What sold me on the surgery is that the oncologist said that if the tumor was not removed, the chemicals and histamines that it releases would cause ulcers to form in Kitty's intestine and the ulcers would eat through her intestine and cause a bowel leak. She said the poor prognosis of 2-5 months associated with this cancer is due to the fact that a lot of cats get diagnosed when these ulcers start causing them problems and there is not much to be done then.

If the surgery is a success, she recommended the once per week chemo for 4-6 weeks and then Kitty could take the chemo pill once every 4-6 weeks. She was hopeful that Kitty would not have to be sedated for the chemo because it is a fairly quick injection.

She said if things go well, Kitty could live another 12-18 months and have a good quality of life.

Kitty is scheduled for surgery tomorrow. It will not be the first surgeon I spoke to doing the surgery. I opted to have someone in the office with the oncologist do it. This surgeon lists "tumor removal" as one of her areas of special interest (the other surgeon had orthopedics listed). I will post an update after the surgery.

I felt so hopeless yesterday after the meeting with the surgeon, that I started to cancel today's appointment. It is still not sunshine and rainbows, but I feel a sense of hope now.

I'm so thankful that we found this in time to give Kitty a chance. I am so, so thankful that I took Kitty to the vet for that vomiting issue and so thankful that he squeezed around on her good and found that lump. I go to a very low-tech, old school vet near retirement age. Sometimes I get concerned that he doesn't have all the fancy equipment that the newer vets have but he always give my cats good care and doesn't try to oversell us on stuff. I will never doubt him again.

Now I just have to see if I can get Kitty in the carrier for the third day in a row tomorrow morning!
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Old March 14th, 2012, 10:00 PM
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hazelrunpack hazelrunpack is offline
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Wishing you and Kitty all the best tomorrow, Mom2Kitty! Keep us posted!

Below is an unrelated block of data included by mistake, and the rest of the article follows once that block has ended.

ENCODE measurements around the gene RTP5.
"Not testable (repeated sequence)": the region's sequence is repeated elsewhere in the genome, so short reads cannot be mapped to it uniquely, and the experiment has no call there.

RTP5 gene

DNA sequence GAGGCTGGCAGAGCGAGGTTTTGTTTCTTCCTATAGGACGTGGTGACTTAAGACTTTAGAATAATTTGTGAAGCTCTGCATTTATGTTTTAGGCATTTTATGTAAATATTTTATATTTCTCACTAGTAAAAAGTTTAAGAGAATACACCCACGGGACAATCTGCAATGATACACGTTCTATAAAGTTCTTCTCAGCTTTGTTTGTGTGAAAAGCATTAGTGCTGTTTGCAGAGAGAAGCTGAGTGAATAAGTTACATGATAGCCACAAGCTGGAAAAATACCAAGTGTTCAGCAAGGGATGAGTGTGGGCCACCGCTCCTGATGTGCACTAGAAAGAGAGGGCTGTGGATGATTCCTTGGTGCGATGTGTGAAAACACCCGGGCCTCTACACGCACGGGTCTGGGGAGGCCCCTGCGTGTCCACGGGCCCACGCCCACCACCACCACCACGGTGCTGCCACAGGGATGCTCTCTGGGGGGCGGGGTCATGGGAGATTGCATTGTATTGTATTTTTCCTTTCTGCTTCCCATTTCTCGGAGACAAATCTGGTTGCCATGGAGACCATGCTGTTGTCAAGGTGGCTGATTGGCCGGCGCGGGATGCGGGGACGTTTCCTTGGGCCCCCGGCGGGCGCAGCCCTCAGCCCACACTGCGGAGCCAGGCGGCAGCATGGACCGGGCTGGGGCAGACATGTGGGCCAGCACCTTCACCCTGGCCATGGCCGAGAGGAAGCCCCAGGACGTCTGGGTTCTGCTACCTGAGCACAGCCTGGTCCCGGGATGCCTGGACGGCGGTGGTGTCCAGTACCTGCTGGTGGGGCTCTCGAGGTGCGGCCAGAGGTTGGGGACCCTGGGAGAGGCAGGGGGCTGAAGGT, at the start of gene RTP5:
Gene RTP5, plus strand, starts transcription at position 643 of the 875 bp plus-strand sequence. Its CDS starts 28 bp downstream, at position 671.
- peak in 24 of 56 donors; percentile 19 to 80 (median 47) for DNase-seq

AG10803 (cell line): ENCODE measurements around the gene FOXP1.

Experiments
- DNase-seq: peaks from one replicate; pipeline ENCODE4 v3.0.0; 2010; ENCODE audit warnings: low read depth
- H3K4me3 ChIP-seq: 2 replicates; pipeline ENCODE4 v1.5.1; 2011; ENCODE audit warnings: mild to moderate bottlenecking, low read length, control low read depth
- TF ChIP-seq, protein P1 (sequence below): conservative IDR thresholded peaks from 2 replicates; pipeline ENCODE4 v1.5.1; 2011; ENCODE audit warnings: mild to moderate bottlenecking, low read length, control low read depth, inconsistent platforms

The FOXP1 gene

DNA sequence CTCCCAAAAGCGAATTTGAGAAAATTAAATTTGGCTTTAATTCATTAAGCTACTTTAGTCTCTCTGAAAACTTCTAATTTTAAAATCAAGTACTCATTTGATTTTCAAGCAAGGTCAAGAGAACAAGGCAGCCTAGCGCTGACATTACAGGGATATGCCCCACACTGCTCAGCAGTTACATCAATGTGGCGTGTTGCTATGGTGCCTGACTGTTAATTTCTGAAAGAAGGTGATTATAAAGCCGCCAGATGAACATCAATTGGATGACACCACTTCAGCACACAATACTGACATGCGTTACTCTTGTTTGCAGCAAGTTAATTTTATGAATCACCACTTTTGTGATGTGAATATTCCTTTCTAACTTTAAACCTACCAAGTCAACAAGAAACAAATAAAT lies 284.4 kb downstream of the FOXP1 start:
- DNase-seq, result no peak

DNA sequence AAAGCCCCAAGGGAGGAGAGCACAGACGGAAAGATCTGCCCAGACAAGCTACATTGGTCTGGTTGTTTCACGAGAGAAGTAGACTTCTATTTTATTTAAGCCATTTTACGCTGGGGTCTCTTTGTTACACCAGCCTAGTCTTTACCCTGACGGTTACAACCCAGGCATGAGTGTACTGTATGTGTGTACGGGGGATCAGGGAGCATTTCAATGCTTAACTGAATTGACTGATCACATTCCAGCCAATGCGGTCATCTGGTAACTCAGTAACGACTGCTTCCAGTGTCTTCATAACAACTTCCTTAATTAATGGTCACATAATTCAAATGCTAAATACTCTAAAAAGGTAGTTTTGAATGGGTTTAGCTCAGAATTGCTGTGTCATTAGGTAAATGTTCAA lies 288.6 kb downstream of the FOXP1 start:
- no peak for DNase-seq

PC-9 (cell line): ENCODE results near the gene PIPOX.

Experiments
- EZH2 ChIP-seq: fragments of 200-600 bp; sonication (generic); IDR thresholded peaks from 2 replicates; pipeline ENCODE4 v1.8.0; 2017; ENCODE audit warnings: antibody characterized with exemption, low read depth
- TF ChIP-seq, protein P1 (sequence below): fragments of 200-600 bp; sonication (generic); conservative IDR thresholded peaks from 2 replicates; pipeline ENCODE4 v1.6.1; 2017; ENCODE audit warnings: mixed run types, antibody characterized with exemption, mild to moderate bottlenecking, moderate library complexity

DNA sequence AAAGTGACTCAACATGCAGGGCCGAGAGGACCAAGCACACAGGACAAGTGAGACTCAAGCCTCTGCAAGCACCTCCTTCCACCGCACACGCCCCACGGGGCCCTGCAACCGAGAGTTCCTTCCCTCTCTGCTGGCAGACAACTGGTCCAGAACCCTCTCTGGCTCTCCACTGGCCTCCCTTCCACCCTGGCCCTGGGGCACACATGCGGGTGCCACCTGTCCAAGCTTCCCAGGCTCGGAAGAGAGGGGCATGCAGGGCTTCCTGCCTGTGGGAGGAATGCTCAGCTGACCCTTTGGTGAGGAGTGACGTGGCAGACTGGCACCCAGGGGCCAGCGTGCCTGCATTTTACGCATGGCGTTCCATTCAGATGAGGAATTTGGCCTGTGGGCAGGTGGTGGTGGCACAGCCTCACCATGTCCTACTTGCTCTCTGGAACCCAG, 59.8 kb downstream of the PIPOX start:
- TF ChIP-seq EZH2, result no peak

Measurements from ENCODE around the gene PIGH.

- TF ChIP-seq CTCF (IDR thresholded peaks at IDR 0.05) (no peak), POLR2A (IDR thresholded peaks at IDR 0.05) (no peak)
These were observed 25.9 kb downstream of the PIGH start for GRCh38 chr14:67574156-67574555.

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Old March 15th, 2012, 08:06 AM
althe althe is offline
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Location: Montreal
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Hi Mom2K,
That's great news for you to have what seems like a relatively positive prognosis. Like you, my primary vet is older and approaches most situations holistically and I absolutely adore him; I have a secondary vet "clinic" who has all the modern equipment, but who unfortunately falls short in the personal care dept.

My thoughts are with you and Kitty. It sounds like you're on the right track. I'll look forward to hearing how she's doing over the coming months.

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Old March 15th, 2012, 09:47 AM
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Rgeurts Rgeurts is offline
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Hi Mom2Kitty

I'm sorry you are going through this, but I'm very happy to see some postivie news for you and kitty

I just went through the same with one of my boys, a 12 yr old Malamute/GSDx. He was diagnosed in Feb. of last year with Malignant Histiocytic Sarcoma, an extremely rare disease, had surgery on March 16 (a year ago tomorrow) to remove the bottom lobe of his left lung, then through a round of Chemo. His diagnosis was very poor. 30-120 days with or without chemo if the cancer was disseminated, up to 18 months with chemo if it was not disseminated. He did very well until Sept. of 2011 when we found 3 lumps. He had them removed and not even a week later had a couple more. We opted not to put him through anymore surgery. We started another round of Chemo, which didn't help or slow the growth at all. His cancer had become immune to it and was now disseminated. As fast as they were growing and spreading, he was only in the couple of months life expectancy, but made it for 6. We just lost him on March 4. One reason I believe we were blessed to have had him in our lives as long as we did after diagnosis is the Chemo and holistic treatment. He saw our regular vet for the chemo and a holisitic vet for immune support and a Chinese cancer fighting herb. Boosting the immune system is so important along with a low carb diet and filtered water. Cancer feeds on carbs/sugar. If you have a good holistic vet in your area, I'd highly recoemmend it for quality of life. The year we had may not seem like much to most people, but considering the form of cancer he had, it was a huge blessing to us. Good luck to you and your kitty